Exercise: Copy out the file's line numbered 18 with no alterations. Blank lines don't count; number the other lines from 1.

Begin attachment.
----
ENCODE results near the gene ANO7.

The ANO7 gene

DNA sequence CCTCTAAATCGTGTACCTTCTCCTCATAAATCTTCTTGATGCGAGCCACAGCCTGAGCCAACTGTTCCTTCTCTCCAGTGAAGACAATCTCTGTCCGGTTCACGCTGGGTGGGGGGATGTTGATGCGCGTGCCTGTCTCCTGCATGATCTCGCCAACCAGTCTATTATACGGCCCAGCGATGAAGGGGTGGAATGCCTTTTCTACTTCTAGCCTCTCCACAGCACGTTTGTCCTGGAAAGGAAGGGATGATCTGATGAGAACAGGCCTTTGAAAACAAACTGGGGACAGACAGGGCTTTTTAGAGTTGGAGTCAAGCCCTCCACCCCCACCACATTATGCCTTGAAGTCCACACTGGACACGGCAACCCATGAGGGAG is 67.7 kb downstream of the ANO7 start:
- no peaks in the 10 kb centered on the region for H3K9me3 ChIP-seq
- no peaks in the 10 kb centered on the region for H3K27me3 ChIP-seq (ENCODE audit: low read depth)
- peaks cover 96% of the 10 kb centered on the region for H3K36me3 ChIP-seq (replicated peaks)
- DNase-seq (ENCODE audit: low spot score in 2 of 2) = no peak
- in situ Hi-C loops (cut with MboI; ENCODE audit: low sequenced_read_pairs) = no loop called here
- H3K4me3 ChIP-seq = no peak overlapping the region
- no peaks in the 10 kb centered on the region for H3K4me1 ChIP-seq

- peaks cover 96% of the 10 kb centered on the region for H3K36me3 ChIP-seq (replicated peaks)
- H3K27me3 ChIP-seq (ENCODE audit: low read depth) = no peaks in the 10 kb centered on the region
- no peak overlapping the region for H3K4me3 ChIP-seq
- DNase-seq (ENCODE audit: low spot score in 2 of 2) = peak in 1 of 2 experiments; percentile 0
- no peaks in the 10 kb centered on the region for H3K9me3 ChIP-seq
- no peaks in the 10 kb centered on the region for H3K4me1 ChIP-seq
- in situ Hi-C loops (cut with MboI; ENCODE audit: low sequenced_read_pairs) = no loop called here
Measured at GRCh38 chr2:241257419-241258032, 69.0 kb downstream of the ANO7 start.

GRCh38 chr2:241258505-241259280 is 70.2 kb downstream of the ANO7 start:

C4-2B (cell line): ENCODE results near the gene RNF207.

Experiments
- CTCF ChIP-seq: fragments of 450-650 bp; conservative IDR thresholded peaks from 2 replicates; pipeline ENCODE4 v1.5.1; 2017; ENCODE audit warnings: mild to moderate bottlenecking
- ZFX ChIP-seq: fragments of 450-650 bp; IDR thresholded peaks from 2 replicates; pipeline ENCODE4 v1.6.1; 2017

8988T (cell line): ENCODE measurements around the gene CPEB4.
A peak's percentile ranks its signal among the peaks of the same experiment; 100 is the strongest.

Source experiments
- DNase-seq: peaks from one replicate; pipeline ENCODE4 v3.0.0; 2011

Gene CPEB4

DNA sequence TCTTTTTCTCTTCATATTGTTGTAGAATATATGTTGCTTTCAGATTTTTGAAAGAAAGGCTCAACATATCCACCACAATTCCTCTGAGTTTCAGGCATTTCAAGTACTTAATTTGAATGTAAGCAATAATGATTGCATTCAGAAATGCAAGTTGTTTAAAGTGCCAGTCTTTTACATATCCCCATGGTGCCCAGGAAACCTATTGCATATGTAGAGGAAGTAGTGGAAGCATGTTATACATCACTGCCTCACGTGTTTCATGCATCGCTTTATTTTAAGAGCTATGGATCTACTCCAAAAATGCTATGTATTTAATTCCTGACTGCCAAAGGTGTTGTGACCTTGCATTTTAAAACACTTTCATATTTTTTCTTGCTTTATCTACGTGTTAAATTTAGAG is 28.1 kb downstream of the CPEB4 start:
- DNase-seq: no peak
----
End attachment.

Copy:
Measured at GRCh38 chr2:241257419-241258032, 69.0 kb downstream of the ANO7 start.